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Timber up the top on eco building
Increasing the amount of timber used in large-scale commercial buildings can decrease some environmental impacts of the building, according to a Ministry of Agricultural and Forestry study.
The research project, Environmental Impacts of Multi-Story Buildings Using Different Construction Materials, modelled the life cycle energy use and carbon dioxide (CO2) equivalent emissions of four similar office building designs that used different materials as their main structural element: concrete, steel, timber and ‘timber-plus’. The latter also used wood-based non-structural elements.
Results indicated that of the four, the ‘timber-plus’ building had the lowest net environmental impact, producing 4571 tonnes CO2 equivalent while the steel building had the highest net impact producing 6,789 tonnes of CO2 equivalent. Timber was second lowest (5,454 tonnes), followed by concrete (6,627).
MAF Sector Performance Director Iain Cossar says the study provides valuable information on the life cycle environmental impact of various construction materials and the benefits of maximising the use of wood.
“The report also fills an information gap concerning how much wood can be used in the construction and fit-out of commercial, large-scale buildings in New Zealand. It shows that increasing the use of timber can decrease the total energy consumption and environmental impact of the building over its 60 year lifetime.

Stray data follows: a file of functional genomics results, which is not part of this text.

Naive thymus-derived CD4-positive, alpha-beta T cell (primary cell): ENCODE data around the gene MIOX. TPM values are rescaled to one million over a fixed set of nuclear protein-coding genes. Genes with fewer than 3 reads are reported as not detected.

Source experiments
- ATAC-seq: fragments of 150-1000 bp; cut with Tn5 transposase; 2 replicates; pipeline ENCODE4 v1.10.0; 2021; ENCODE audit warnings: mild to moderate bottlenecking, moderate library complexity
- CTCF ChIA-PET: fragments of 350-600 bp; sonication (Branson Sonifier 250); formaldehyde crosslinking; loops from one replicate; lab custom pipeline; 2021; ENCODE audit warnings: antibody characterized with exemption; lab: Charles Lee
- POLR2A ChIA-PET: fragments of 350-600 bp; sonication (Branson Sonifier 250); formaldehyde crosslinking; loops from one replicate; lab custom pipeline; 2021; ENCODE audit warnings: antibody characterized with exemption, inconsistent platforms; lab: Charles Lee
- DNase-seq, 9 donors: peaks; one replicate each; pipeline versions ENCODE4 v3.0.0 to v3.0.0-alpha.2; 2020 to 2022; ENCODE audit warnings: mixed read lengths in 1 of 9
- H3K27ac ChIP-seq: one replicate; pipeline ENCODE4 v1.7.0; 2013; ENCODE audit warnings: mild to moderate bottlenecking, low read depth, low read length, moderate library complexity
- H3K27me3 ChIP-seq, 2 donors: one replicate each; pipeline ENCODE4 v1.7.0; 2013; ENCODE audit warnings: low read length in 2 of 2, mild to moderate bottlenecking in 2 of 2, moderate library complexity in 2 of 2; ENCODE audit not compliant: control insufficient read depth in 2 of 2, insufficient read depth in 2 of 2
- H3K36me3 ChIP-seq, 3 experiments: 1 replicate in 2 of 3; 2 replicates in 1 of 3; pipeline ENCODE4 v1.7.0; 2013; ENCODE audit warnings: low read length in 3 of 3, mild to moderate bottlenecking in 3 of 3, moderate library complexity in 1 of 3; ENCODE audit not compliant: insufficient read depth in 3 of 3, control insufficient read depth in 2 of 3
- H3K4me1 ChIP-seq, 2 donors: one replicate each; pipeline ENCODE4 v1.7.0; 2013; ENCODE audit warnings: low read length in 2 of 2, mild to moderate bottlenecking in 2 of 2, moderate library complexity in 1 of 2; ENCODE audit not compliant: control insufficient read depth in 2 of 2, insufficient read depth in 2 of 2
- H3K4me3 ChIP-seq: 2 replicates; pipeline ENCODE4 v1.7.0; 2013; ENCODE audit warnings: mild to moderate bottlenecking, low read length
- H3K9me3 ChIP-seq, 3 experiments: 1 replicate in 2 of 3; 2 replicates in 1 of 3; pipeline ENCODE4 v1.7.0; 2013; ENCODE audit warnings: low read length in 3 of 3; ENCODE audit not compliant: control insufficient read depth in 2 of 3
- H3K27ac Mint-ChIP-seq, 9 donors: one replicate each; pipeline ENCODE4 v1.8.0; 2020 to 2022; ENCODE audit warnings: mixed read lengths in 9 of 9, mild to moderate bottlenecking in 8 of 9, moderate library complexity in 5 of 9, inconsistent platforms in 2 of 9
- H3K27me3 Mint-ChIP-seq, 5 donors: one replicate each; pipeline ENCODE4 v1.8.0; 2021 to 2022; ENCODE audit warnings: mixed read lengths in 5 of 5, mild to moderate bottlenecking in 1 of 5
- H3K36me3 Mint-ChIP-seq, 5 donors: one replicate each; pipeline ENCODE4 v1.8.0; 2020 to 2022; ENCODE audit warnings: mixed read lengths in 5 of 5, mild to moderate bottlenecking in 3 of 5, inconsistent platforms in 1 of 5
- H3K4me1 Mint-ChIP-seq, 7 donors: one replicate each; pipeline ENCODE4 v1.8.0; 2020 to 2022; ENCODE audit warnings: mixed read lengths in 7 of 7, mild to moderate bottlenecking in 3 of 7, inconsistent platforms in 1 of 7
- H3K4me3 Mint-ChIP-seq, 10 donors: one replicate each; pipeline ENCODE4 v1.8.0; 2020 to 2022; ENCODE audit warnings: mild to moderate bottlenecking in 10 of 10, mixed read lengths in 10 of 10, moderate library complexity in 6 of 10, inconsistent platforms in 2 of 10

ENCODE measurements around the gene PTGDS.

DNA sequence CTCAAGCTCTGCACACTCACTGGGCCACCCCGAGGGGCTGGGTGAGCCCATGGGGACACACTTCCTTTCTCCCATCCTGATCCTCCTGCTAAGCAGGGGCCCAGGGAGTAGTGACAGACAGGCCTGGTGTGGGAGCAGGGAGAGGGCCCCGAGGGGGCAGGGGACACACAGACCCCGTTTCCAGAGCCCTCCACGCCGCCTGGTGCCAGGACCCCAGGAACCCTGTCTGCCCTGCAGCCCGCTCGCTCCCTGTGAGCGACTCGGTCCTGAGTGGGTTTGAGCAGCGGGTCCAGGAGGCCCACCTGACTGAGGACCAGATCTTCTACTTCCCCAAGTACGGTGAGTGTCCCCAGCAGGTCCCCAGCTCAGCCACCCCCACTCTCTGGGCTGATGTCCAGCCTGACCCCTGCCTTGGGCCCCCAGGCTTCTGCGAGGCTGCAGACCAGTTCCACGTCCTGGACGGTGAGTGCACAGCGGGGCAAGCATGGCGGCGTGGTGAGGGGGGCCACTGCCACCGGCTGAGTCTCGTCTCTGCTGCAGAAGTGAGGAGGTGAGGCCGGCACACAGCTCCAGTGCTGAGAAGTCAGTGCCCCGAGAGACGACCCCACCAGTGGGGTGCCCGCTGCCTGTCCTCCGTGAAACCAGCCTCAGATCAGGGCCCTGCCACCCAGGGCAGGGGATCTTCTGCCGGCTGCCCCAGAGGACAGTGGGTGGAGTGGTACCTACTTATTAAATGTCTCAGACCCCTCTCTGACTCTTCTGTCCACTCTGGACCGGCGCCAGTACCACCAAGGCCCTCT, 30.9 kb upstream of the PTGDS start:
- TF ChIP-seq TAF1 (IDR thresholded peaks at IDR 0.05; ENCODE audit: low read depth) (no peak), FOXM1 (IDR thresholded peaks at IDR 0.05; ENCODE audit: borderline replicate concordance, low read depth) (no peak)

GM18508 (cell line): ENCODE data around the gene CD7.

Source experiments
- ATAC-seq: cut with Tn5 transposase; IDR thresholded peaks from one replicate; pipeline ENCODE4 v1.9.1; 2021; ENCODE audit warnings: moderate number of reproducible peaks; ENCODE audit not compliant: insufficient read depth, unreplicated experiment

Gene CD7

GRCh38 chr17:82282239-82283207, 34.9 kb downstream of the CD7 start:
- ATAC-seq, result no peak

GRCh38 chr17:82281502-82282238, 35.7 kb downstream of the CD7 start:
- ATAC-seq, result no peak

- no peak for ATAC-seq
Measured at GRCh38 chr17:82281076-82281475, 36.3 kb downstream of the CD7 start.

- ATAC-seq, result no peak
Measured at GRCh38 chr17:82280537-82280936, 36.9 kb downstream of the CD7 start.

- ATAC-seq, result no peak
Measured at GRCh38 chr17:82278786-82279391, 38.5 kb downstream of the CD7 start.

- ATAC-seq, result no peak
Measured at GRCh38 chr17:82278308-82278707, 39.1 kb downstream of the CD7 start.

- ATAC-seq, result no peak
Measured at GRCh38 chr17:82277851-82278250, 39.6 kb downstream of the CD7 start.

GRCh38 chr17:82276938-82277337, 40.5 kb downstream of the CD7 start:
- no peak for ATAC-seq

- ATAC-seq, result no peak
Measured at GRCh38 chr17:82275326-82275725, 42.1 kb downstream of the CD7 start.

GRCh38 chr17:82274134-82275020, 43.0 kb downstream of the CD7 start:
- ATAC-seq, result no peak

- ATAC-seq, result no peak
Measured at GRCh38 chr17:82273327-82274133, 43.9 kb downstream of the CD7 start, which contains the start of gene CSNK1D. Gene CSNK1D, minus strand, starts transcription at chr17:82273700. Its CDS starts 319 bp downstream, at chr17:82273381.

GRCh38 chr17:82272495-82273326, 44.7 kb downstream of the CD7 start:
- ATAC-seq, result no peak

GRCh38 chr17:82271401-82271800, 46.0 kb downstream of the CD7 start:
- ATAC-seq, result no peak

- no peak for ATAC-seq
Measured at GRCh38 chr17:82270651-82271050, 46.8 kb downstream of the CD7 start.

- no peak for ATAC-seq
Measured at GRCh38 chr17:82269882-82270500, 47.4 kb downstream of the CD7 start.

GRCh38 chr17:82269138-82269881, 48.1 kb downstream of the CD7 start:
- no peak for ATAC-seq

“In addition, the study found that from a technical point of view, a commercial building of up-to six stories could feasibly be constructed on a timber structure, something that does not typically happen in New Zealand.”
The study considered the full life cycle of the buildings including the initial embodied energy of the materials used, maintenance, transport, operational energy and end-of-life scenarios. All four buildings were designed for a 60-year lifespan and were based on the design of an actual six-storey concrete building.
The research used Life Cycle Assessments which measure the environmental impacts associated with a product, process, or activity by identifying energy and materials used and wastes released through the course of a product’s life-span.
The study was led by researchers from the University of Canterbury and included work by Crown Research Institute Scion and Victoria University of Wellington.